My husband earns around Rs 100 to Rs 150 ($2 or 3) per day, in which I have to run a family of seven. There is never enough to eat in the house, let alone milk or any other nutritive food for the children. We give him plain daal roti to eat as we cannot afford anything better. Sometimes he complains of headache, otherwise he is okay. Another X Ray has been taken recently, but we have not got the report. My husband had TB about 7 years ago. He had taken treatment for 6 months from a government hospital and was cured. But of late he has been coughing a lot, perhaps because of his smoking. He has not gone to the doctor, as he feels he has already completed the treatment of TB once, so he will not have it again.

I do not know anything about TB, or how it is spread. I did not know that we get free medicine for TB. The doctors did not tell us anything about cough hygiene, or about cleanliness, or how to protect others from infection. No other member of the family has been tested for TB, and no doctor has asked us to do so. The child sleeps with me on the same bed along with my other kids. The cough increases at night and/or when he cries. When he was admitted in the hospital, he had improved. Sometimes he complains of headache, but otherwise he is okay. (When I met the child, he had had a severe bout of cough, and he was coughing very close to his 3 year old sister). We were not counselled about any infection control measures at the DOTS centre."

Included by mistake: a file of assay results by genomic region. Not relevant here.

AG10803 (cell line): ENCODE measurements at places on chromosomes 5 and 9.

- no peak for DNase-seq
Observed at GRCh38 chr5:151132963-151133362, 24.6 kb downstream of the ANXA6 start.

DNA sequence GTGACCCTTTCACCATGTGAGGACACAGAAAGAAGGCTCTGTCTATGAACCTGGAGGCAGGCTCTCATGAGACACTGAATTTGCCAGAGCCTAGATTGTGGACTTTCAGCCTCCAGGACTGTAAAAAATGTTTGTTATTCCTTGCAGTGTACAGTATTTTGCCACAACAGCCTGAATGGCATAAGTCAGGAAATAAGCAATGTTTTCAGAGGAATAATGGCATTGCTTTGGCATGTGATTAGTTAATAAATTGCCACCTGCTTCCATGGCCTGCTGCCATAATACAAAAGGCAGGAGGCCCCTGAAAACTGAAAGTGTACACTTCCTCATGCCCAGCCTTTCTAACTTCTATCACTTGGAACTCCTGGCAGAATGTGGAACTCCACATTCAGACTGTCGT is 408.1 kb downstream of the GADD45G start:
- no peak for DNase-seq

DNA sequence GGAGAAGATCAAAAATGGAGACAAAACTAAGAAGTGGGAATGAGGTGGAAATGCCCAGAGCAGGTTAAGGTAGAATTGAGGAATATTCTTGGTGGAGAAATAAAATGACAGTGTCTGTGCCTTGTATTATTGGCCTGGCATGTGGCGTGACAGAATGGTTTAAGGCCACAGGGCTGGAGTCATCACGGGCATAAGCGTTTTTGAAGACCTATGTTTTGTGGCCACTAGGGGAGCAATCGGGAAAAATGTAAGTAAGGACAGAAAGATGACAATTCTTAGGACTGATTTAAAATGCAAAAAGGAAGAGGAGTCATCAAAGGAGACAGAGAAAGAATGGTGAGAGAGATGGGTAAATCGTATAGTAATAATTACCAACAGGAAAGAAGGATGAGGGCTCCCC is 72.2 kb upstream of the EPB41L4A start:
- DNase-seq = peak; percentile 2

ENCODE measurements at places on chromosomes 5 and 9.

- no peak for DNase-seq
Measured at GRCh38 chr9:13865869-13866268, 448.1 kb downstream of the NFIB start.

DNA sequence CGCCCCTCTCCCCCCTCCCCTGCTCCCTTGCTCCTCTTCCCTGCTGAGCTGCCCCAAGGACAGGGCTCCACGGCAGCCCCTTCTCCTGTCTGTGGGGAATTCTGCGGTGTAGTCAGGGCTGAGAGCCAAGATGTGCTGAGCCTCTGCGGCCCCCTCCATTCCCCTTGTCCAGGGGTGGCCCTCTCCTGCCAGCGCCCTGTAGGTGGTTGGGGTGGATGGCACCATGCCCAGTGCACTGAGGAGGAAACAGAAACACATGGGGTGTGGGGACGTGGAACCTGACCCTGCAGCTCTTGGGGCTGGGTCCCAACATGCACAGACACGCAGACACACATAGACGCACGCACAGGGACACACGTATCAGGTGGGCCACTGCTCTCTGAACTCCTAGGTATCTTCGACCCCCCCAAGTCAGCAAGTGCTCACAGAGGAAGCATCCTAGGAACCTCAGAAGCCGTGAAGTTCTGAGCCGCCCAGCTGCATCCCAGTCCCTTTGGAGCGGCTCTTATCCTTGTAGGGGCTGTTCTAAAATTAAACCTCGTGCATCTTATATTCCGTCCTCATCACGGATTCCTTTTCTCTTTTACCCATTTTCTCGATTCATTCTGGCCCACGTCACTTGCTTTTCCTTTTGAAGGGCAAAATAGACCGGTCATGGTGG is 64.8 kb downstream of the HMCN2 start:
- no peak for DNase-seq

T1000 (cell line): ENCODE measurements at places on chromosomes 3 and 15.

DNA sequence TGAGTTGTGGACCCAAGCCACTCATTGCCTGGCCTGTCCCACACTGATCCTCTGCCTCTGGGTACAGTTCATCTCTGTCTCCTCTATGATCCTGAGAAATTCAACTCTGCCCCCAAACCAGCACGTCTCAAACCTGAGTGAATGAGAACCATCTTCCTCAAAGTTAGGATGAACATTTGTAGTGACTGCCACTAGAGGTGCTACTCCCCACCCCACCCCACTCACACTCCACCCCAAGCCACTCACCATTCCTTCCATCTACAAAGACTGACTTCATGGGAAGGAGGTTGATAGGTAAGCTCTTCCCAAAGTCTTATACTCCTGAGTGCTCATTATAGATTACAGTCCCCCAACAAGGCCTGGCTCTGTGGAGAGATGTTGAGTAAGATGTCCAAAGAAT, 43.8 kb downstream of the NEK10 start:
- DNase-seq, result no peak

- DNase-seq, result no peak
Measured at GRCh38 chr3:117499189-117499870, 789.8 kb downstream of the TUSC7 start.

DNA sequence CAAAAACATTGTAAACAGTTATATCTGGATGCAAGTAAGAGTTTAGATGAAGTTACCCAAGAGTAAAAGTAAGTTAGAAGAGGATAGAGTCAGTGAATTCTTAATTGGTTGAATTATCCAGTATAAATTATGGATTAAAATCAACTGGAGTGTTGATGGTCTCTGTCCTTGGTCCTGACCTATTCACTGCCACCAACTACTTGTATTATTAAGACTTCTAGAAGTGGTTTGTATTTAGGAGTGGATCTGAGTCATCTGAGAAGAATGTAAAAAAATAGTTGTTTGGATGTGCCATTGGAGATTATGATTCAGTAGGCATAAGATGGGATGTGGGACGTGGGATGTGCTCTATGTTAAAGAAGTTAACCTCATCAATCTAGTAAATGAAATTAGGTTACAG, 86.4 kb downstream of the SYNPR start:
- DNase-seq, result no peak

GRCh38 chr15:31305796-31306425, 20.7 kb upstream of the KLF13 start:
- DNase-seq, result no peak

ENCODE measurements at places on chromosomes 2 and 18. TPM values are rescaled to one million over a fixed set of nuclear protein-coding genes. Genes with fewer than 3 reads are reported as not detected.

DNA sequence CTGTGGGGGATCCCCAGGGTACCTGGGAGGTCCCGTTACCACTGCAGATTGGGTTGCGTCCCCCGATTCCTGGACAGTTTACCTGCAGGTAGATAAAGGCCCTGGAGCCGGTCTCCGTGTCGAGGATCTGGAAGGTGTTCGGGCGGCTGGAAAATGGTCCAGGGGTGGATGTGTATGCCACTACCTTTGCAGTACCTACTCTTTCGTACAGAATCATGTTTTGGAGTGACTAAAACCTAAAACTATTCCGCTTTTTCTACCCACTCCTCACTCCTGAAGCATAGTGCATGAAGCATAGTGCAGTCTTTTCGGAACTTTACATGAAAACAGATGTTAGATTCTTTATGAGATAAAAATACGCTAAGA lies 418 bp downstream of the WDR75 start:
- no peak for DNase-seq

If this is the situation in a metro city, one can well imagine what the situation would be in rural and remote areas. It may sound politically correct to cry hoarse in unison that we want a TB Free World by 2015, but merely chanting slogans are not going to make any difference in the lives of people like Ramdulari and her kids. One has to see what can be improved in the existing setup. Only if the much publicised maternal and child health programmes of the government could reach these unreached populations; only if women could be made aware and counselled about family planning, exclusive breast feeding and basic health/hygiene measures; only if the healthcare services were more receptive to the needs of the common people; only if there was prompt diagnosis of TB and better contact tracing; only if. . . . The list may seem endless, yet it is achievable without any extra resources. Only if there is more competency and accountability in our work, instead of a 'couldn't care less attitude', a lot can be achieved in the field of controlling TB.


Shobha Shukla is the Managing Editor of Citizen News Service (CNS). She is a J2J Fellow of National Press Foundation (NPF) USA. She has worked earlier with State Planning Institute, UP and taught physics at India's prestigious Loreto Convent. She also co-authored a book (translated in three languages) "Voices from the field on childhood pneumonia" and a report on Hepatitis C and HIV treatment access issues in 2011. Website: